Rose Fitzpatrick: Strength and safety in unity

TOMORROW sees the start of a new national police service, ­Police Scotland. The ten organisations, including eight separate police forces, which have until now delivered policing across the country will join forces to work as one single ­policing service. Our focus will be on keeping people safe.

The people we serve should rightly continue to expect an excellent quality of service from their police. Much of what we do will remain the same and be familiar to them – they will see little change. People will continue to see the same ­community officers policing their local areas – officers who know the issues that affect the public they serve.

When people call for our help in an emergency, or when they ask us for advice, the same dedicated staff and officers will respond. Local policing will remain at the heart of what we do.

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So what will be different? Police Scotland will have more than 17,234 police officers and more than 6,000 police staff working together across the country, with the single focus of keeping people safe. What we do will be based on what people have told us is important to them where they live. It will be easier to contact us and to hold us to account for tackling the problems of crime and safety that most affect them. Communities across Scotland, regardless of geography, will have fairer access to specialist police support to tackle more complex issues.

Some of that change is already in place, and demonstrating why the new single police force will improve the service to the public. Since March, the new Police Scotland Specialist Crime Division has provided a network of detectives across Scotland to support local policing teams.

Previously, individual smaller forces may not have had the capacity to tackle complex cases such as murder investigations without taking officers away from local policing. This new approach has also already provided better support to local policing in rape cases and cases of ­suspected human trafficking, bringing the knowledge of local officers together with specialist expertise in investigating these complex crimes.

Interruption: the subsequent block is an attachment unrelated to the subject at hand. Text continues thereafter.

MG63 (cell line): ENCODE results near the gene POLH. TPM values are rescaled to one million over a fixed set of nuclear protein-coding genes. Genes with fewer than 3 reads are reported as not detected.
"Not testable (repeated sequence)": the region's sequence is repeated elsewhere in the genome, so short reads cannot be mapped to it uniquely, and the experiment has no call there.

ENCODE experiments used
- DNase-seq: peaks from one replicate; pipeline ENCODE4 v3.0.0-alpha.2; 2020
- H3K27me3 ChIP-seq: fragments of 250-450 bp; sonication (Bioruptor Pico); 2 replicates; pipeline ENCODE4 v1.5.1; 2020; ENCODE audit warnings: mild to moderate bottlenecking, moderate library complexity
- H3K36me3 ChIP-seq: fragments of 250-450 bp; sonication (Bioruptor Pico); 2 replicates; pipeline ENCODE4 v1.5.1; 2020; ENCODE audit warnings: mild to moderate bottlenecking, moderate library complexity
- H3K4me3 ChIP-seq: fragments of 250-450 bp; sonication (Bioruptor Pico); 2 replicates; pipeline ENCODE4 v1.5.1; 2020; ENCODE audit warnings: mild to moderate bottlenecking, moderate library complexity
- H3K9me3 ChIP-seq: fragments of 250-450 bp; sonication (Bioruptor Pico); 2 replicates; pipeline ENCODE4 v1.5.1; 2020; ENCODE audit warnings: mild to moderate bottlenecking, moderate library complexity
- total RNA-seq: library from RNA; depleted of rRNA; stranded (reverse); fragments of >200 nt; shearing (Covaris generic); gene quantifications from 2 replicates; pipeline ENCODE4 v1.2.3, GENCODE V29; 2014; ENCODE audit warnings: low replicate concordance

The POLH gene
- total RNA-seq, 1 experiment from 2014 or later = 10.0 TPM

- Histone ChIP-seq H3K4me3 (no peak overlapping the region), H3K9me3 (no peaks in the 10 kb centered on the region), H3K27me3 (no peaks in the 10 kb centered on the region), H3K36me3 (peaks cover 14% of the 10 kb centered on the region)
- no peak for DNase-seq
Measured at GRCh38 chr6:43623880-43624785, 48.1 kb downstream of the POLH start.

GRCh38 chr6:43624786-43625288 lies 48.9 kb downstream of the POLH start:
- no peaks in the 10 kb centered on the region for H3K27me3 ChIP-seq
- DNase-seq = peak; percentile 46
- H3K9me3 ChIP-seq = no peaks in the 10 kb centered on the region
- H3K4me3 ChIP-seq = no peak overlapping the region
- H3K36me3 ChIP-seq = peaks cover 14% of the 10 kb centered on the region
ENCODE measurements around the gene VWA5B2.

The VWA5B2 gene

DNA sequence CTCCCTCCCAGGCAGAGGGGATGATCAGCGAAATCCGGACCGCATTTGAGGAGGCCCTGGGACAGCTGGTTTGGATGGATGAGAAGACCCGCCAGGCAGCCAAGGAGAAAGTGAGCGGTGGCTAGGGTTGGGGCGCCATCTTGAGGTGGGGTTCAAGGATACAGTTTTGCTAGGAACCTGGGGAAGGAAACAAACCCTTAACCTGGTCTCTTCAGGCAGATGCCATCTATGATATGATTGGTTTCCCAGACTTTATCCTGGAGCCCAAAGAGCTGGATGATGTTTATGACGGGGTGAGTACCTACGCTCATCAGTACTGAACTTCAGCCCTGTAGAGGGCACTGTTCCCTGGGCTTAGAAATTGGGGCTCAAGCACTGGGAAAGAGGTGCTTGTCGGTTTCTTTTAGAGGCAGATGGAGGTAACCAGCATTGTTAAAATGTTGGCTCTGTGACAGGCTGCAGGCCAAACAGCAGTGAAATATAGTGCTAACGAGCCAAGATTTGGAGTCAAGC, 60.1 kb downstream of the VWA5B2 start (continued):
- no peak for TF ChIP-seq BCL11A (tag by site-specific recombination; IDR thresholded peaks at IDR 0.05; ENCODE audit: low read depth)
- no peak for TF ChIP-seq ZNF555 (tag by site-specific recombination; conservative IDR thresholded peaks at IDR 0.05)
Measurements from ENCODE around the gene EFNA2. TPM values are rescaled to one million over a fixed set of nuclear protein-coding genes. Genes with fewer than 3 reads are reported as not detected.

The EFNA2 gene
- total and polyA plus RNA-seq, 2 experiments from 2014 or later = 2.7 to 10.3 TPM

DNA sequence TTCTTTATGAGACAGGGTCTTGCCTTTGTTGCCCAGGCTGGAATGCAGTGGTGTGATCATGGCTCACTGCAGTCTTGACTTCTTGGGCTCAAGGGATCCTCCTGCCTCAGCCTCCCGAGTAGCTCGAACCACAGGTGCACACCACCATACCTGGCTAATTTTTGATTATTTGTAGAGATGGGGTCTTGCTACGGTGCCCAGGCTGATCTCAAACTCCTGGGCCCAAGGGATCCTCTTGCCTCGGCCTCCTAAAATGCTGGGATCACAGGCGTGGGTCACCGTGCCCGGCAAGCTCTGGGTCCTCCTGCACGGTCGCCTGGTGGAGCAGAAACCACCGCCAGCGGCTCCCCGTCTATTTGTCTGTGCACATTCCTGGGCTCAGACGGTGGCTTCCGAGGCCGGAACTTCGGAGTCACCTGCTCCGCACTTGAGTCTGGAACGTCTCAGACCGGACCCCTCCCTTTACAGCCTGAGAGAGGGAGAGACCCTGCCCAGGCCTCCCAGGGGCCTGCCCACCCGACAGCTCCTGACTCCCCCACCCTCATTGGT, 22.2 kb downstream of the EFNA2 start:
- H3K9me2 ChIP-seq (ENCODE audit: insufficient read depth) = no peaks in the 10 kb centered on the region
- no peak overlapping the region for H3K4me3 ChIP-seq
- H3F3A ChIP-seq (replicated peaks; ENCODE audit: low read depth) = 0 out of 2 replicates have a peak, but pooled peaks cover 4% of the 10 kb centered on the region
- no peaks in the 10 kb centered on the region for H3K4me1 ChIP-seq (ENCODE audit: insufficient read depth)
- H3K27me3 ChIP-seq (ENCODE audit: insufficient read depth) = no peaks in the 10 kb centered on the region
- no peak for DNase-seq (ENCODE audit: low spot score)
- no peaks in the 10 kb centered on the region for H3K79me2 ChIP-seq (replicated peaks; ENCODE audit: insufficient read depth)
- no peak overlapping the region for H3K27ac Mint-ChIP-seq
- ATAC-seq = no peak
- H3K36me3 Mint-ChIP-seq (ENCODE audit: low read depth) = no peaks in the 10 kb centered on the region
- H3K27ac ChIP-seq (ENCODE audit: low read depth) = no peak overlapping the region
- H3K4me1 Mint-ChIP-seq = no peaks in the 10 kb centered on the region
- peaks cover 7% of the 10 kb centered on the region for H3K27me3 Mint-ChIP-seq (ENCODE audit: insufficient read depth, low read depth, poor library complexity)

The specialist crime division has also been able to take on murders and other complex investigations, allowing local ­policing to continue without interruption or reduction.

Also in place is the new national single non-emergency number, 101. People no longer need to remember different numbers for contacting us when it’s not an emergency, depending on wherever they happen to be when they need our advice. They can now dial 101, wherever they are, and get straight through to us. And we know this is improving the service for the public, because more and more people are using the national number.

We have consulted with communities across Scotland and we know that some of their most common concerns involve anti-social behaviour, violence, drugs and road safety. From tomorrow, there will be a ­local policing plan for each of the 32 ­local authority areas and for every one of the 353 multi-member ward areas. We will report progress on those plans regularly so that people can hold us to account. This will ensure that policing across Scotland is directed at local issues and reflects the needs of our diverse communities.

For the first time, we will have a single national annual police plan, giving a consistent national approach to tackling problems such as serious violence, sexual crime, child protection, domestic abuse and organised crime. This will ensure that we are protecting the most vulnerable people in our society, wherever they live.

Police Scotland will also allow us to deliver a better, more consistent service in other ways from tomorrow.

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Whether responding to major incidents, extreme weather conditions or preparing for large-scale events such as the Commonwealth Games, we will be able to make sure we use our officers efficiently and that those areas which need extra resources to keep people safe get them quickly and appropriately.

From tomorrow, the focus of Police Scotland will be on keeping people safe. No matter where people live or what they do, they will have access to a policing service which is professional, effective, responds to their needs and is one of which we can all be proud.

• Rose Fitzpatrick is deputy chief constable of Police Scotland